Thursday, April 3, 2014

Lent 5, John—Peacemaking is Dangerous Work

The disciples said to him, 
“Rabbi, the Judeans were just now trying to stone you,
And are you going there again?” John 11.8

The more time I spend in Palestine, or listening to Israelis and Palestinians who are working bring peace to the land, the more I hear familiar bible stories in a new way. We hear these same texts every three years, but today, the words that struck me were words I’d never paid attention to before.

People who work to bring peace always put themselves in great danger, because the powerful do not want peace. They want power/money/land. Jesus, the peacemaker, was crucified because he was a greater threat to the Roman Empire and their Judean collaborators than armed terrorists like Barabbas.

Every Friday in the West Bank village of Bil’in, after noontime prayers, the residents—fathers, mothers, children, babies, young men and women, old men and women—take to the streets to protest the Israeli wall that is still being built around their homes, a wall built on their farmland.

They carry Palestinian flags and chant, “Free, free, Palestine!” and other rallying cries. They wear keffiyehs, as a sign of solidarity with all the Palestinians who have lost their lands. They also wear the keffiyeh to protect themselves from the tear gas.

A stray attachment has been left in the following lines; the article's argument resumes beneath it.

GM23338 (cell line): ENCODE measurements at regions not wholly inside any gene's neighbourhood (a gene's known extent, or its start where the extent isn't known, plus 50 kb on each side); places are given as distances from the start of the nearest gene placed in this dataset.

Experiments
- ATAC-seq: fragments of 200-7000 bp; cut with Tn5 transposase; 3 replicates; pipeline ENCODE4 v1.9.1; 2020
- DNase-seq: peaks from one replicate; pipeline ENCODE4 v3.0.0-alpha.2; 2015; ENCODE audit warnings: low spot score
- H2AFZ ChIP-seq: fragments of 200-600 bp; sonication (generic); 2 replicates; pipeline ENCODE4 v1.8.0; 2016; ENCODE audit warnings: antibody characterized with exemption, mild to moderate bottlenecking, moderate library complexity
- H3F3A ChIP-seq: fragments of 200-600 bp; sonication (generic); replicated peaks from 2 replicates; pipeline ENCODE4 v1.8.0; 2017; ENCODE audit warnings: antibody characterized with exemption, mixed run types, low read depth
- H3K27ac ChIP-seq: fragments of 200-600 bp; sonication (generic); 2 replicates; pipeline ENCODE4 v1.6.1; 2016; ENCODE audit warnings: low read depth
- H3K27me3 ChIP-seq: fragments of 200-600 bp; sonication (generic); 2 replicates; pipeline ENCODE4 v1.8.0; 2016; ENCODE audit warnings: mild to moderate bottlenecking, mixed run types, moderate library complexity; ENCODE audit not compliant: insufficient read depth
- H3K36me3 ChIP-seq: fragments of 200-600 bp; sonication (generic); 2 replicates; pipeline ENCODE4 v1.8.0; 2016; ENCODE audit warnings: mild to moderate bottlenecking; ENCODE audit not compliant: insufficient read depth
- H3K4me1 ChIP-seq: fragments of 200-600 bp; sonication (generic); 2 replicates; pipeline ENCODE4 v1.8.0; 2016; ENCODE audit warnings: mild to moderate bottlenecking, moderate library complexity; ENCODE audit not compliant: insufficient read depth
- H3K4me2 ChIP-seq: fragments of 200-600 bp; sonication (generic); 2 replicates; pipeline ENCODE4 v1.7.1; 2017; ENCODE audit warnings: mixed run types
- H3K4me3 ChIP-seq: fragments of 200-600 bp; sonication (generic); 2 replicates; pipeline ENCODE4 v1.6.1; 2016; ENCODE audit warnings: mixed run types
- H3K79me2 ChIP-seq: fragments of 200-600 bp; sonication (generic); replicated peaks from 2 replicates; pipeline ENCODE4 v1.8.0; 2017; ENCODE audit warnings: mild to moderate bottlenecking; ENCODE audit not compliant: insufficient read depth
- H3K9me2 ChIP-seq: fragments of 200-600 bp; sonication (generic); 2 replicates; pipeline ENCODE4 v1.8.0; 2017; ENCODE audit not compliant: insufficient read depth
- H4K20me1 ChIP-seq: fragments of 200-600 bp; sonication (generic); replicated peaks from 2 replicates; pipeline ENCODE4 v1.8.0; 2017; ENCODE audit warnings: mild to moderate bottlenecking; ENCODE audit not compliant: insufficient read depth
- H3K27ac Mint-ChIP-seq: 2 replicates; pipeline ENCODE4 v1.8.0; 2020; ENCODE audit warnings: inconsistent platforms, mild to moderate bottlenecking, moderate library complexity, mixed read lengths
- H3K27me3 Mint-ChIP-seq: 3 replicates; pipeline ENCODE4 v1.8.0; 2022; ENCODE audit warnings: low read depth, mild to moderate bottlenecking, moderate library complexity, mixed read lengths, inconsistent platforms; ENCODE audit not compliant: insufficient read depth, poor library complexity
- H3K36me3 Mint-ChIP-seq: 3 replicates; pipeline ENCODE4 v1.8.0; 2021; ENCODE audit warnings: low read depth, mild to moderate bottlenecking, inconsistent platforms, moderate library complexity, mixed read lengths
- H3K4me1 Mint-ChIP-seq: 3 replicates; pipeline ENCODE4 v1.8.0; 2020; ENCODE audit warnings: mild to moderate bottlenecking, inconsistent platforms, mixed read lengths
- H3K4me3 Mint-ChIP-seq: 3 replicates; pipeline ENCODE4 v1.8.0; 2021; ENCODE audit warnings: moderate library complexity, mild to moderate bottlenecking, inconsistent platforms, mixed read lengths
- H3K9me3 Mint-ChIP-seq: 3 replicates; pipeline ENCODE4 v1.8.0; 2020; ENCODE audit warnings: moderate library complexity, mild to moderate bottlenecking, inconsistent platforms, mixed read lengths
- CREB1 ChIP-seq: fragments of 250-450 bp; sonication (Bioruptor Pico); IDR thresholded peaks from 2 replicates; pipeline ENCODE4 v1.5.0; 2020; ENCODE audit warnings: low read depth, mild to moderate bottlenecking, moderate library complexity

Children protesting the wall, Bi'lin, 2014

Tree-planting on Land Day, 2014, Bi'lin
The Israeli soldiers are always patrolling the wall—day and night, every day. But on Fridays, the soldiers drive into the village in their armored jeeps, AK-47s in hand. They set off percussion bombs, which make a powerful, ear-splitting noise, designed to disperse crowds. They throw tear gas canisters, or shoot them from launchers/guns. They fire live ammunition, killing and wounding protesters.

Almost five years ago, on April 17, 2009, Bassem Abu Rahma was killed by a tear gas canister projectile, which hit him in the chest. The tear gas canister was manufactured in Pennsylvania.

Bassem, age 30 when he died, was a kind and gentle man, beloved by his friends and family. He knew the danger of joining in the demonstrations every week, but he was not deterred. He flew kites and participated in theater that showed the absurdity of the wall. He marched in the weekly protests, knowing that the soldiers would try to injure or maybe arrest and torture him. But he went anyway.

Gracious God, your son taught us the way of peace, a path fraught with danger. Give us courage to be your peacemakers wherever we find ourselves today. Amen.

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